Boddington's Adventures

Hunting free-range red stags in the U.K.

By Craig Boddington

The stag was tending hinds in a clearing just on the edge of the thick fog. He was too far to count points, but the rack was very big, seeming to dwarf his body, which, in turn, dwarfed the bodies of his hinds. The stag’s roars carried clearly across the dell, and we watched the herd for quite a while as they drifted in and out of the mist.

Unfortunately that was all we could do, because we were near our boundary, and the herd was well out of our area. But at least we saw him, and he was well worth seeing. We were hunting private land on the edge of the New Forest in southwest England. Well, it was "new" when created by William the Conqueror in the 11th Century! And these were free-range English stags, the same red deer that got Robin Hood into trouble, as the legend goes.

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What if you get to your hunting destination but your bag doesn't?

By Craig Boddington

We all worry about it. In my experience it doesn’t happen all that often, but it does happen: You arrive just fine at your hunting destination, but one or more of your bags doesn’t.

The best way to ensure that your bags arrive with you is to arrive in plenty of time for your first flight, and absolutely do not let your travel agent book close connections. For me that means at least an hour on domestic flights, and about two hours on international connections. But even with the best planning flights can be delayed, and sometimes, for whatever reason, your luggage doesn’t make the flight.

The only hedge against this is to pack your carry-on bag as if it’s the only bag you will receive. (Once in a while it will be.) Just the other day, traveling from California to South Africa (via Phoenix and New York) it happened to me: My gun case made it in just fine, but my duffel bag did not.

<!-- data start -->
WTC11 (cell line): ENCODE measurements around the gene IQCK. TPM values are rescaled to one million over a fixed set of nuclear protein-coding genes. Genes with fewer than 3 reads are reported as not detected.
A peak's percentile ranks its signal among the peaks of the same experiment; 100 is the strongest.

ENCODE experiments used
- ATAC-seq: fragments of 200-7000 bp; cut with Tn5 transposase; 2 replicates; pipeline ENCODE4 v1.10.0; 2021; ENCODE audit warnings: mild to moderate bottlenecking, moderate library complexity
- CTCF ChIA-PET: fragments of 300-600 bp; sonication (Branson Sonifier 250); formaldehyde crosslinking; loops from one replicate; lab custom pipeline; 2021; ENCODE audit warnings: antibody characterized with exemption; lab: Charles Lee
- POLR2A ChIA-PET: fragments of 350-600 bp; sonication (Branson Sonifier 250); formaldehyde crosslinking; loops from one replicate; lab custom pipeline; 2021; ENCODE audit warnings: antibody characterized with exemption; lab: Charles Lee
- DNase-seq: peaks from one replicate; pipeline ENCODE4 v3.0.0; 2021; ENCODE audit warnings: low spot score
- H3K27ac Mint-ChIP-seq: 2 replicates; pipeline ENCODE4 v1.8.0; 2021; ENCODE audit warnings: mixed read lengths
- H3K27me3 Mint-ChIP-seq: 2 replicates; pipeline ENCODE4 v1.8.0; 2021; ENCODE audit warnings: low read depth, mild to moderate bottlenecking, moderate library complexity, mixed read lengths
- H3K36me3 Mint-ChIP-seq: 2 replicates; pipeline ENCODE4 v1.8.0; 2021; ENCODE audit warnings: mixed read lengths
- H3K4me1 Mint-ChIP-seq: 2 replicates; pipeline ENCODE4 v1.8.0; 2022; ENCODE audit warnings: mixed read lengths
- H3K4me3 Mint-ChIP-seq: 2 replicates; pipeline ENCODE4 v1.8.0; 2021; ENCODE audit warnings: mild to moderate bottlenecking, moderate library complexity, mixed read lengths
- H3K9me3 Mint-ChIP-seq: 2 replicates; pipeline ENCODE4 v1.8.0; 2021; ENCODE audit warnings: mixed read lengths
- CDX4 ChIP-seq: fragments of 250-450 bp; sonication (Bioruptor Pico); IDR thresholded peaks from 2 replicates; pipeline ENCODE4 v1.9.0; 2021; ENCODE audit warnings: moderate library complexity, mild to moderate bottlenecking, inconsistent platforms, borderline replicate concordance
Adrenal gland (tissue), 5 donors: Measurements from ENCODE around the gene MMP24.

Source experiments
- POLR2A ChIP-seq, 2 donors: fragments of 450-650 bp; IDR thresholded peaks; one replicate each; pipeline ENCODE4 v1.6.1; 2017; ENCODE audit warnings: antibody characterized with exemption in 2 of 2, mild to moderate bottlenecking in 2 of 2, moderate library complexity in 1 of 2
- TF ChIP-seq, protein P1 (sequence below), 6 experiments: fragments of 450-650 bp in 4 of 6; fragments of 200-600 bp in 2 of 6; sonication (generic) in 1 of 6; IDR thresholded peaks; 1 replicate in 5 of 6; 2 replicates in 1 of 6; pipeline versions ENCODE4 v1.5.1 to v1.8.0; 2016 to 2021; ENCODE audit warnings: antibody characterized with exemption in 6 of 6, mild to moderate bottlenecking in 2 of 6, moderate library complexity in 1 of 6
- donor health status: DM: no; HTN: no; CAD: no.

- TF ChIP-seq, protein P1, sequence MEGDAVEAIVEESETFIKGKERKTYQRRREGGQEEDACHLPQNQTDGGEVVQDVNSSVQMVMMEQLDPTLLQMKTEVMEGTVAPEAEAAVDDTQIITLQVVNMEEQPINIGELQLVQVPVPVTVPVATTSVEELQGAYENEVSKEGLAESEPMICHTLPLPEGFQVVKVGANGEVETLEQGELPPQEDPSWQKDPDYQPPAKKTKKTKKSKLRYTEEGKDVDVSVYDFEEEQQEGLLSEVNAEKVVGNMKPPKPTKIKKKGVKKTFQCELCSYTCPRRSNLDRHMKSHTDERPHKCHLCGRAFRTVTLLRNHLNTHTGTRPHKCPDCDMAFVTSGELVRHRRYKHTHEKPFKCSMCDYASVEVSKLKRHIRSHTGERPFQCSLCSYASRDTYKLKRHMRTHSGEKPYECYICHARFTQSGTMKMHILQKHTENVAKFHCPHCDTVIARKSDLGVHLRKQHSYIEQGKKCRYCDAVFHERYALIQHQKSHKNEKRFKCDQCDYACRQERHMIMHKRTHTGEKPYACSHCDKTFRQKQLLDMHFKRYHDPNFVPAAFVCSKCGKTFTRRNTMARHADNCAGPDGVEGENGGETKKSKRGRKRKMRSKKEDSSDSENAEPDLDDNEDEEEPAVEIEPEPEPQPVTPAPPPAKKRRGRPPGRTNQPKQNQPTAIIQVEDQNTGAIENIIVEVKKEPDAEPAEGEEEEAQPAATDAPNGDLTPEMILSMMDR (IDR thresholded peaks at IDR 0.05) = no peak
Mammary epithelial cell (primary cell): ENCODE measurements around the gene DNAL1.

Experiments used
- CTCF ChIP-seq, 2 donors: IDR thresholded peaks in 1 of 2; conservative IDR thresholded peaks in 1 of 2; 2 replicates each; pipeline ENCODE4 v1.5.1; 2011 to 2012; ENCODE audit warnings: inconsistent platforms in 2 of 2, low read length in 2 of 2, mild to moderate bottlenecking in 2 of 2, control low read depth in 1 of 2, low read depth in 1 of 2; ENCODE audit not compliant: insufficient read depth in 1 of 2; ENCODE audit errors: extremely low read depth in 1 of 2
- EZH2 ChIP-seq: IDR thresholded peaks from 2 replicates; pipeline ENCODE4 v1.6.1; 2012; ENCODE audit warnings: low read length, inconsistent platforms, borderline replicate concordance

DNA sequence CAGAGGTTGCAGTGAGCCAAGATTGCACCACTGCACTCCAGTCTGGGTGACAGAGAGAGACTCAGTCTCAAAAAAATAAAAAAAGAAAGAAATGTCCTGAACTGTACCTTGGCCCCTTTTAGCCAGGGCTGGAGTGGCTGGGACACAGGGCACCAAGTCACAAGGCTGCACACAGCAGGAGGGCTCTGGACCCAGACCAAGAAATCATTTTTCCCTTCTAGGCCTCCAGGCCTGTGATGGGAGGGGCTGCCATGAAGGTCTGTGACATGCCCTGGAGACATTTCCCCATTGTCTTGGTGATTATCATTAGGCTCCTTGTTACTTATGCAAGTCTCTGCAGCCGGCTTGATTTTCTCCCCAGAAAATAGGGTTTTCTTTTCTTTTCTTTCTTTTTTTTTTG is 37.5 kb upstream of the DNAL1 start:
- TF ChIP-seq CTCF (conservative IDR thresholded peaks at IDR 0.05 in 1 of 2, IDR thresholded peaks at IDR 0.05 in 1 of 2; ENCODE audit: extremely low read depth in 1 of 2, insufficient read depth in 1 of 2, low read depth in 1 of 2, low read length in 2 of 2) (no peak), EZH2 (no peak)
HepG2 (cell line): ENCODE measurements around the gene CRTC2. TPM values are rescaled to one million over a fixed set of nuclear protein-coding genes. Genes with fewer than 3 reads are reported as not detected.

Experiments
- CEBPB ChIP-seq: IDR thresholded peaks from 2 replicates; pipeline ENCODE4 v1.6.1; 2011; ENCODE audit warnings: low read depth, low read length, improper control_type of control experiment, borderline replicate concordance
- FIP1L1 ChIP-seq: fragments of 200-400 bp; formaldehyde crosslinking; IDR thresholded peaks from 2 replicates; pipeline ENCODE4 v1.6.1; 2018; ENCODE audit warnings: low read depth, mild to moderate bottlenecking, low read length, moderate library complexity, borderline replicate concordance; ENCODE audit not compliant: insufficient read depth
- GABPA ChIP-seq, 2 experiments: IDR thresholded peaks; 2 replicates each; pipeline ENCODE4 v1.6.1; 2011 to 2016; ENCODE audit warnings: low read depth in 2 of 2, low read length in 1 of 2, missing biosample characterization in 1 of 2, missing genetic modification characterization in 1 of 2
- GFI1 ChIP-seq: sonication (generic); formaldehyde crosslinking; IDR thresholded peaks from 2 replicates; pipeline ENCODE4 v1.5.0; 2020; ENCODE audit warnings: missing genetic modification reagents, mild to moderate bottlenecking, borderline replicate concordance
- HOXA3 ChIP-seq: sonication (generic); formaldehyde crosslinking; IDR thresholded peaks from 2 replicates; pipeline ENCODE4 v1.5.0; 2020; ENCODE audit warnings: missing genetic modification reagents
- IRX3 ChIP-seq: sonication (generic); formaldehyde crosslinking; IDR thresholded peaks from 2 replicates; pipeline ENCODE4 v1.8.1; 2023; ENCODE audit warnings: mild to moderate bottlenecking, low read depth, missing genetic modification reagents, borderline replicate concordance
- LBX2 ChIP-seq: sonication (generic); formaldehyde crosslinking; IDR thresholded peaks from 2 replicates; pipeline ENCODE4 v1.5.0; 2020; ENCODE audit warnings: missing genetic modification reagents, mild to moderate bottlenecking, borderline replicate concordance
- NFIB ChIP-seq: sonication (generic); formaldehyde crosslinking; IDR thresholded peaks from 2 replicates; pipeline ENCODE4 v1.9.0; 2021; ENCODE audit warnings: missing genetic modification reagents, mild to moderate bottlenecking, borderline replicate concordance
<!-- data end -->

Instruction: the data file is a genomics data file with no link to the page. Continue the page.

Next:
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When it comes to handling loaded guns, it is absolutely impossible to be too careful.

By Craig Boddington

We talk endlessly about the relative dangers of one member of the Big Five versus another. Statistically, even hunting dangerous game is a whole lot safer than a lot of other popular pastimes—but I am convinced that the most dangerous creature of all is another human with a firearm. For a guide, who is often in front, the risks are obvious. I am not resentful of guides who are anal about checking chambers and not allowing rounds to be chambered until permission is given. This just makes sense, and I was that way back when I was doing a little guiding. I’m the same way with my kids, but it’s actually worse when you’re hunting with a stranger with unknown safety habits—and a level of excitability that is also unknown.

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You never know if opportunities at game will come easily or not at all, so don't pass up a gift when it's given.

By Craig Boddington

I’ve often written that goat country starts where sheep country stops, and that goat hunting is thus generally tougher than sheep hunting. This is true, but it always depends on your luck and the exact circumstances. Just recently I did a spring hunt for Beceite ibex in southeastern Spain. Realistically, because of intensive and effective management in somewhat restricted islands of habitat, hunting any of the four Spanish ibex is generally less demanding than hunting the other races of ibex. The Beceite is often the least strenuous of the four Spanish ibex because their country is lower, wooded hills that usually aren’t especially steep…although locating them when they’re in the trees can border on impossible.

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Sometimes you can't use your own rifle on a hunt. What then?

By Craig Boddington

Many hunters are also serious rifle nuts. I guess I’m one of them, because one of the great pleasures in planning any hunting trip is figuring out the exactly perfect rifle, scope, cartridge, and bullet for the upcoming event. Some of us agonize over this endlessly, and it’s truly not only part of the fun, but part of the satisfaction to take that perfect combination and use it effectively on game animals we have long dreamed about.

On the other hand, there are many extremely successful hunters who are not “gun guys” at all. To them the hunting firearm is simply a tool, only slightly more complex and interesting than a shovel. Sometimes I envy them, because it’s easy to get caught up in the nuances when all that really matters, within very broad parameters, is to “hold ‘em and squeeze ‘em.”

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